Paediatrica Indonesiana, Vol. 62, No. 3, May 2022
Using the National Indonesian Growth Chart to assess short stature and obesity in urban schoolchildren in Surakarta, Indonesia: comparisons to the WHO 2007 and CDC 2000 Growth Charts
Annang Giri Moelyo, Dewinda Candrarukmi, Ulfa Puspita Rachmat
Background. The National Indonesian Growth Chart (NIGC) is a new growth chart based on Indonesian population data. To date, the CDC 2000 or WHO 2007 charts have been widely used in Indonesia to assess the growth of 5 to 18-year-old children. Use of these reference charts may lead to inaccurate conclusions about children’s nutritional status, particularly when diagnosing short stature or obesity.
Objective. To compare assessments of short stature and obesity in Indonesian urban schoolchildren and adolescents based on CDC, WHO, and NIGC reference charts.
Methods. Pooled anthropometric data [height, weight, and body mass index (BMI)] were collected cross-sectionally from healthy schoolchildren aged 6 to 18 years in Surakarta in 2013, 2016, 2018, and 2019. We created scatterplots for height, weight, and BMI and analyzed differences in height-for-age (HAZ) and BMI (BAZ) z-scores according to the CDC, WHO, and NIGC growth charts, then calculated differences in proportions of children identified as having short stature or obesity.
Results. We included 2,582 subjects; 63% were girls. Subjects’ mean age was 13.1 (SD 3.4) years. Mean differences in HAZ between the NIGC vs. CDC chart and NIGC vs. WHO chart were 1.44 (SD 0.01) and 1.39 (SD 0.00), respectively. Mean differences in BAZ between the NIGC vs. CDC chart and NIGC vs. WHO chart were 0.18 (SD 0.01) and 0.06 (SD 0.01), respectively. The prevalence of short stature was 9.91%, 11.62%, and 0.39% according to the WHO, CDC, and NIGC charts, respectively. The prevalence of obesity was 10.15%, 5.07%, and 11.77% according to the WHO, CDC, and NIGC charts, respectively. The prevalence of obesity according to the WHO, CDC, and NIGC was 7.44%, 2.95%, and 10.08%, respectively in girls and 14.76%, 8.69%, and 14.66%, respectively in boys.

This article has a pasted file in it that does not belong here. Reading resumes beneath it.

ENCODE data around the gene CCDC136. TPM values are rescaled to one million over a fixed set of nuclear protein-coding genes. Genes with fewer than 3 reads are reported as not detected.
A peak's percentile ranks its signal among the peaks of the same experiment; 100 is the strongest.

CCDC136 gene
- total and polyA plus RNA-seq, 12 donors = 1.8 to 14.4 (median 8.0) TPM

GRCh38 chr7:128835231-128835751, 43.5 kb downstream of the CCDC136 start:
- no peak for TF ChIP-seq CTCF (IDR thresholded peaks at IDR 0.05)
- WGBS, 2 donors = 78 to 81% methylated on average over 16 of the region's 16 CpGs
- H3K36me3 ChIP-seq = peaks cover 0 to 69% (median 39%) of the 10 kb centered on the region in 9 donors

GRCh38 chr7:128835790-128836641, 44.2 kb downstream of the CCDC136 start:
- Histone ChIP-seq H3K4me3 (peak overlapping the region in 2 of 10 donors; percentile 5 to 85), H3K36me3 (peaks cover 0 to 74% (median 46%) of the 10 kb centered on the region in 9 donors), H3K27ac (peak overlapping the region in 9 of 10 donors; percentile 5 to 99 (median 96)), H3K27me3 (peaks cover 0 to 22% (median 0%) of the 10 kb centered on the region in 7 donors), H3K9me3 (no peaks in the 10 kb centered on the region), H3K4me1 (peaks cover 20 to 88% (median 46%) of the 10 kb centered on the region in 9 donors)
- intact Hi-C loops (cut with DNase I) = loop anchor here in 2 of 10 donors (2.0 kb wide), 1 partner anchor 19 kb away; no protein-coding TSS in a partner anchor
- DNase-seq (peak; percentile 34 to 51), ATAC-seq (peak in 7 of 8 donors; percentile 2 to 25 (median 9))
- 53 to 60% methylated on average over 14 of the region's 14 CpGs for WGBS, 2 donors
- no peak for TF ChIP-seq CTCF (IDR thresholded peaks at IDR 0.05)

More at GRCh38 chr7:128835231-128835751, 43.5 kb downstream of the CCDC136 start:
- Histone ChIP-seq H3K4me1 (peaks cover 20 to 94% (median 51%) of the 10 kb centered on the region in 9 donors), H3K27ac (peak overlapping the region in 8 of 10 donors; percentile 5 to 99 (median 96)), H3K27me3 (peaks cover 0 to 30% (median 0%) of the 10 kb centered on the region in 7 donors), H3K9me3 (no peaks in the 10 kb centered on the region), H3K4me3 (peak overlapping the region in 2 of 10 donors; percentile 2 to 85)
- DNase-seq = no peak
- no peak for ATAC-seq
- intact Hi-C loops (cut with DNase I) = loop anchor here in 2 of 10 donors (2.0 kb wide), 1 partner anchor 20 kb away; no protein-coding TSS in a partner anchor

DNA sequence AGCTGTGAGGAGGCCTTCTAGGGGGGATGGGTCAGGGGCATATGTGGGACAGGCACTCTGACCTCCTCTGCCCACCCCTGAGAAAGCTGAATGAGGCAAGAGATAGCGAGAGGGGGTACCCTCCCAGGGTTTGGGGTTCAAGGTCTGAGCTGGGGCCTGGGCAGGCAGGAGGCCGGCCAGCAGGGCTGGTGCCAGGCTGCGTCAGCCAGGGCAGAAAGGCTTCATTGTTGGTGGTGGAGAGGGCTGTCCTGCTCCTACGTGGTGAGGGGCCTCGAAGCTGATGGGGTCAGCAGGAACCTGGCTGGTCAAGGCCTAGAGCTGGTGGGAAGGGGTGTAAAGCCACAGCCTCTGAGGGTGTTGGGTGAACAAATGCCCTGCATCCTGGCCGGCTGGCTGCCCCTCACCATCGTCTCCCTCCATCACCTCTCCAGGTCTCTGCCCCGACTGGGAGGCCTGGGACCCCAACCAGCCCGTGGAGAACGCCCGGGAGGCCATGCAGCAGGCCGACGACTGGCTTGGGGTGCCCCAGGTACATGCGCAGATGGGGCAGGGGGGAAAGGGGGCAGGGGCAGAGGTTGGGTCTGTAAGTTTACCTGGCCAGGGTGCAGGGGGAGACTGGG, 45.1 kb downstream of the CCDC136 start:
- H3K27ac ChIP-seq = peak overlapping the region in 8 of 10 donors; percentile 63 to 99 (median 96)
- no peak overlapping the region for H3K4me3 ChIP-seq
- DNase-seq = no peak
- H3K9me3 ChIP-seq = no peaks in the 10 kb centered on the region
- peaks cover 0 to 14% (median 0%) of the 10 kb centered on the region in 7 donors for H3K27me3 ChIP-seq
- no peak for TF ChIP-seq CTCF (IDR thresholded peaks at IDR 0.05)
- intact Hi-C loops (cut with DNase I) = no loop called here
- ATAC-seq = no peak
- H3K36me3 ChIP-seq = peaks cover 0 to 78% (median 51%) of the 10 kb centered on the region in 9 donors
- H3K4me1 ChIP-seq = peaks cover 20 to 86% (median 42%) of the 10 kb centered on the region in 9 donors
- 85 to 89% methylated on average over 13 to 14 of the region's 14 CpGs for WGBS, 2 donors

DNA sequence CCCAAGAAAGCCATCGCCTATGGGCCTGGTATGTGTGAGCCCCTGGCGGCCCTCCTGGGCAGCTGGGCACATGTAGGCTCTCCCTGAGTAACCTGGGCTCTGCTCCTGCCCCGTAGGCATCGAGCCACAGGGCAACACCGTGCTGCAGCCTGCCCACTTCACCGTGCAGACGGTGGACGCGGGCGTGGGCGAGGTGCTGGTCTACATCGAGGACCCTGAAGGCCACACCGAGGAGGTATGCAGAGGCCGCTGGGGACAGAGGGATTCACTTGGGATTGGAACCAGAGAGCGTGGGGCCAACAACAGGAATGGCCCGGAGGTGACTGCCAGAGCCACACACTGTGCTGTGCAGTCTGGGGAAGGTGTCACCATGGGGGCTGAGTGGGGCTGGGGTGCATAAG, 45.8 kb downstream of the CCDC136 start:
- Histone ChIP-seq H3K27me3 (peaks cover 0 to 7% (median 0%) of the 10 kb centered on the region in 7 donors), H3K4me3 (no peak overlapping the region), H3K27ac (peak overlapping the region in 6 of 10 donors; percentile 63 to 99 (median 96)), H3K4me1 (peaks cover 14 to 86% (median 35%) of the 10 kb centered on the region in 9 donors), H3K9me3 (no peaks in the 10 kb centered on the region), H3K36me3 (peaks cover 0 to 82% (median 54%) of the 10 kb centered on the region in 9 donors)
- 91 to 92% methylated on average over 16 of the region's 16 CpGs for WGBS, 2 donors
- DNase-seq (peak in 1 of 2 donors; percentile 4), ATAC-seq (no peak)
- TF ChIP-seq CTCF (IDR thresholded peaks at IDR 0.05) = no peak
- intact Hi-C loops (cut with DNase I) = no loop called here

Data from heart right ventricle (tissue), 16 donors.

Conclusion. The use of the NIGC resulted in a lower prevalence of short stature compared to the CDC or WHO charts. Compared to the WHO charts, the NIGC gave a similar prevalence of obesity overall and in boys, but a higher prevalence of obesity in girls. Compared to the CDC charts, the NIGC gave a higher prevalence of obesity both in boys and girls.
[Paediatr Indones.2022;62:179-84 DOI:10.14238/pi62.3.2022.179-84].
Keywords: short stature; obesity; urban; growth chart
From the Department of Pediatrics, Universitas Sebelas Maret Surakarta Medical School, Solo, Central Java, Indonesia.
Corresponding author: Annang Giri Moelyo, Department of Pediatric, Faculty of Medicine, Universitas Sebelas Maret, Surakarta, (0271) 664598, firstname.lastname@example.org. Submitted May 30, 2021. Accepted May 24, 2022.